The frequent fire return interval, a natural fire ecology, perpetuates numerous successional communities. Throughout boreal North America, Betula papyrifera (Paper Birch) and Populus tremuloides (Aspen|Quaking Aspen) are successional hardwoods that frequently invade burns in black spruce. Black spruce typically seeds in promptly after fire, and with the continued absence of fire, will eventually dominate the hardwoods.

It is a pioneer that invades the sedge mat in filled-lake bogs, though often preceded slightly by Larix laricina (Tamarack), with which it may in time form a stable forest cover in swamps. However, as the peat soil is gradually elevated by the accumulation of organic matter, and the fertility of the site improves, Balsam Fir and Thuja occidentalis (Eastern Arborvitae) will eventually replace black spruce and tamarack.

The larvae of the spruce budworm moth cause defoliation which will lead to death if it occurs several years in a row, though black spruce is less susceptible than white spruce or balsam fir. Trees most at risk are those growing with balsam fir and white spruce.

Cultivation[edit]

Numerous cultivars have been selected for use in parks and gardens. The cultivar P. mariana 'Nana' is a dwarf form which has gained the Royal Horticultural Society's Award of Garden Merit.[8]

Uses and symbolism[edit]

Black spruce is the provincial tree of Newfoundland and Labrador.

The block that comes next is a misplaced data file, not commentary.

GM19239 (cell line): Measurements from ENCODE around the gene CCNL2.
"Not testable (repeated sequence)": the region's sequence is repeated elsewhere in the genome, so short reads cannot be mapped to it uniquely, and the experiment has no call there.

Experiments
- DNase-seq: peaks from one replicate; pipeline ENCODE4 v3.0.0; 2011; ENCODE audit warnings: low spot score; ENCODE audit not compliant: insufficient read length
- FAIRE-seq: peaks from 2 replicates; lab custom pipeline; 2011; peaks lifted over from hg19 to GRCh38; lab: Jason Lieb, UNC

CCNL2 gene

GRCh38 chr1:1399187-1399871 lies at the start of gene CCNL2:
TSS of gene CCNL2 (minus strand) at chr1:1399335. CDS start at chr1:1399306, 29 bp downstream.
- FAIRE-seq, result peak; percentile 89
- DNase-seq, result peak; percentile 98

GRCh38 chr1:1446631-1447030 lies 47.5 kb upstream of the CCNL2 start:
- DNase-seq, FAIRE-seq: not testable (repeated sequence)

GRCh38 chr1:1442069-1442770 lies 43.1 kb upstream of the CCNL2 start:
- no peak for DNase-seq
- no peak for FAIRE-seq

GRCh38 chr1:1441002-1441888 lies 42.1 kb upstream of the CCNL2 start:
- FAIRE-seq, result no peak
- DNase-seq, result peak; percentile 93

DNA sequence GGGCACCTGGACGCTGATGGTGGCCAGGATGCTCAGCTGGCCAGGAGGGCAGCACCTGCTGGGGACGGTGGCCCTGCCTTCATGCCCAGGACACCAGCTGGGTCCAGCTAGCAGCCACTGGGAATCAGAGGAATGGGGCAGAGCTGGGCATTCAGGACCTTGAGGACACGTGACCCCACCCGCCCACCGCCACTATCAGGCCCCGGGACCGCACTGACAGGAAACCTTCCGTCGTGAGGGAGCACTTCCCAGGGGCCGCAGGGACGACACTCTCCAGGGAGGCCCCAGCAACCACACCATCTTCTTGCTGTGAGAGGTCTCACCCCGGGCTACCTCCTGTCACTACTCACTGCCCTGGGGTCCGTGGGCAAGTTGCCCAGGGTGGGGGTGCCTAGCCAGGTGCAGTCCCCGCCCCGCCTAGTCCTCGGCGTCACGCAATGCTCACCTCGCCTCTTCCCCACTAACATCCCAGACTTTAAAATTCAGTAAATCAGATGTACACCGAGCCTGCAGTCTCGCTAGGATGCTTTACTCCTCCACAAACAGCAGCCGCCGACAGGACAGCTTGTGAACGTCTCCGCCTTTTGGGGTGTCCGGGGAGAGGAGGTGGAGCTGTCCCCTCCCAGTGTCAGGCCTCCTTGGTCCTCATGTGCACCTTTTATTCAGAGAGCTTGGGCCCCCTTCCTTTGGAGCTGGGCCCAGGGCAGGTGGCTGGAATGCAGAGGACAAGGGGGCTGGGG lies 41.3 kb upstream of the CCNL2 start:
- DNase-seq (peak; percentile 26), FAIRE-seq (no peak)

The timber is of low value due to the small size of the trees, but it is an important source of pulpwood and the primary source of it in Canada.[9] Fast-food chopsticks are often made from black spruce.[3]

References[edit]

  1. ^ a b c d e Farjon, A. (1990). Pinaceae. Drawings and Descriptions of the Genera. Koeltz Scientific Books ISBN 3-87429-298-3.
  2. ^ a b Rushforth, K. (1987). Conifers. Helm ISBN 0-7470-2801-X.
  3. ^ a b Gymnosperm Database: Picea mariana
  4. ^ Flora of North America: Picea mariana
  5. ^ Wei, Q.; Chui, Y. H.; Leblon, B.; Zhang, S. Y. (2009). "Identification of selected internal wood characteristics in computed tomography images of black spruce: A comparison study". Journal of Wood Science 55 (3): 175. doi:10.1007/s10086-008-1013-1.  edit
  6. ^ C. Michael Hogan, Black Spruce: Picea mariana, GlobalTwitcher.com, ed. Nicklas Stromberg, November, 2008